The increased financial risk undertaken by surgeons will need to be offset with the potential for larger financial gains. In order to protect providers, a proper risk corridor must be established. A risk corridor limits the profits and losses above or below a given percentage from the net neutral position[11]. By defining the range of profits and losses, surgeons are protected from catastrophic financial losses while any exuberant gains are limited.

In the context of the increasing demand for cost control in spine surgery, recent trends have emerged. One such trend is the movement towards performing surgery in ambulatory surgery centers (ASC). ASCs aim to avoid the expensive costs of hospitalization, which have historically been one of the largest contributors to the total cost of a care episode[12]. The shift towards ASCs increases the predictability of the related costs while reducing the potential of developing costly complications during a hospital admission. With recent advances in outpatient anesthesia and pain management protocols, avoiding hospitalization following spine surgery is becoming increasingly feasible for selected procedures. However, potential complications of spine surgery will require this paradigm shift to proceed cautiously as to not compromise patient care solely based upon the idea of cost containment.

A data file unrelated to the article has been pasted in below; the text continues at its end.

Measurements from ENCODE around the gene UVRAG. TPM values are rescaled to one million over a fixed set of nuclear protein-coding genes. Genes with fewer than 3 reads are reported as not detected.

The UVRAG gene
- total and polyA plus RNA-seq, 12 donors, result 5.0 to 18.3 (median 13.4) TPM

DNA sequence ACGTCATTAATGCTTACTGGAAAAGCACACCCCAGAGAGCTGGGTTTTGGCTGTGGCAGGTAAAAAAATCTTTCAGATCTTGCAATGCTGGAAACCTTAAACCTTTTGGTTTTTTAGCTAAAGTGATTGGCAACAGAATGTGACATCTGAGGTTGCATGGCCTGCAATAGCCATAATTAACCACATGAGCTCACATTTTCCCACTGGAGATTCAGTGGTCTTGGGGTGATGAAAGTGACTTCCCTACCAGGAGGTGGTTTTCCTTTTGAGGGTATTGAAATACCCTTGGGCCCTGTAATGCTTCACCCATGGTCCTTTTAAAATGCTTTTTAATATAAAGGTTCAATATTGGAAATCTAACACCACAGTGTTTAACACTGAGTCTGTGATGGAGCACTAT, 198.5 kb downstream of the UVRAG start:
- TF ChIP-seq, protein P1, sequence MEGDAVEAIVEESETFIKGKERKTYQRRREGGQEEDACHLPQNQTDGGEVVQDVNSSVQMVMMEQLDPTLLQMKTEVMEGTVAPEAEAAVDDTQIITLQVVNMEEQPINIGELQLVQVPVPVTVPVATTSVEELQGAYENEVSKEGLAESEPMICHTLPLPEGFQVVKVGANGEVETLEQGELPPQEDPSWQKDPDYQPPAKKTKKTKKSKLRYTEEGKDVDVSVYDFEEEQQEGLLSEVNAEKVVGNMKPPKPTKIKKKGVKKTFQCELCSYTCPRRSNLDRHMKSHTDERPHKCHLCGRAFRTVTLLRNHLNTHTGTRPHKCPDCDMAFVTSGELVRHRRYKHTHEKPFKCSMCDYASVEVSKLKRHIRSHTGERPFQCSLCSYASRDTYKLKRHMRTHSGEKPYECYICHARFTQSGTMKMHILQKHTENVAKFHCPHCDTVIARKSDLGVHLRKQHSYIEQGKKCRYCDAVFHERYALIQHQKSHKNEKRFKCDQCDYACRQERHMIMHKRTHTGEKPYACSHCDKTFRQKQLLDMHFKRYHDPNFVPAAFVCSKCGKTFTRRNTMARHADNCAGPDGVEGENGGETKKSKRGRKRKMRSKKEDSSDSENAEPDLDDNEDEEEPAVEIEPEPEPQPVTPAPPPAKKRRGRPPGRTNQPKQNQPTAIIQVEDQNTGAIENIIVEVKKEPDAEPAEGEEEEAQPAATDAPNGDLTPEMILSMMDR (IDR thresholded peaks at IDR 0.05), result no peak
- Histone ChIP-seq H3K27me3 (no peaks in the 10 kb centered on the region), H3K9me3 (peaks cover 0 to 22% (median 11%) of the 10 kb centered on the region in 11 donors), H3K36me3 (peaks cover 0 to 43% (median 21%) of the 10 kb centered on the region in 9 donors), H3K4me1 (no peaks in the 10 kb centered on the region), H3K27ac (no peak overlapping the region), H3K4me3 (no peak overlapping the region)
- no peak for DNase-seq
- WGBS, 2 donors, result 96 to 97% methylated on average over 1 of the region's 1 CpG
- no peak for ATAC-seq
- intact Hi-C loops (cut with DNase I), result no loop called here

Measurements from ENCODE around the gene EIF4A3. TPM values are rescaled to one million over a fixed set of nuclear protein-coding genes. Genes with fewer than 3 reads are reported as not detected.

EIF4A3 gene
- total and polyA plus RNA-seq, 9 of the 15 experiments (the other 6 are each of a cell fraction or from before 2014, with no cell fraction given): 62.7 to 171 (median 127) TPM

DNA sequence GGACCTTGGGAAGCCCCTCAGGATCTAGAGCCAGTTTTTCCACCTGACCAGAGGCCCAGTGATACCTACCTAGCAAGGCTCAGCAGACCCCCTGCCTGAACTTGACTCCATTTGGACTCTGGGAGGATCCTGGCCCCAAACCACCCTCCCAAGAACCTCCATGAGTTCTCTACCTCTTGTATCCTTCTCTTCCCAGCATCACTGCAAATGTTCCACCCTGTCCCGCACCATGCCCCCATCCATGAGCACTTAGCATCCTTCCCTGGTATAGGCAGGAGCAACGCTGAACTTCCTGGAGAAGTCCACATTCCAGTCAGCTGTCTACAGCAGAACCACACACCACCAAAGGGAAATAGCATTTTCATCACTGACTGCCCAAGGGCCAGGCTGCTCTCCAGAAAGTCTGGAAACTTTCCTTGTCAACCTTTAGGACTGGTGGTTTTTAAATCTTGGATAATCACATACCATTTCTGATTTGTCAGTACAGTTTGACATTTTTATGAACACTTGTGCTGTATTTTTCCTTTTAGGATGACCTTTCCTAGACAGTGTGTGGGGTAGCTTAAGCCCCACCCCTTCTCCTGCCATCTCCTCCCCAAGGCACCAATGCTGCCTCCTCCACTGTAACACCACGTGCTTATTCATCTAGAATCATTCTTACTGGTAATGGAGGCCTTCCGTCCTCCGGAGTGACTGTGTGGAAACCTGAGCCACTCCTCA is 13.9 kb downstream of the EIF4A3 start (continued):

In addition, criticism regarding the use of implants and biologics may increase as their utilization have been the source of increasing costs[7]. There will be more discretion regarding the use of newer, more costly designs that may only benefit marginally over traditional options. Procedures such as a simple decompression for stable degenerative conditions may also gain popularity in place of a more costly fusion procedure if the reimbursements within the bundled payment for both types of procedures are comparable.

The specifics of when the changes to the healthcare system will occur and how they will impact surgeons’ practices remain unclear. However, the fact that the healthcare system is changing has never been more certain. All surgeons should anticipate these changes and be active participants in the discussion in order to properly advocate what is best for their patients and their respective specialties. The shift in payment systems should be a beckoning call for surgeons to unite their interests in order to clearly establish the value of their services to the hospital and the society at-large.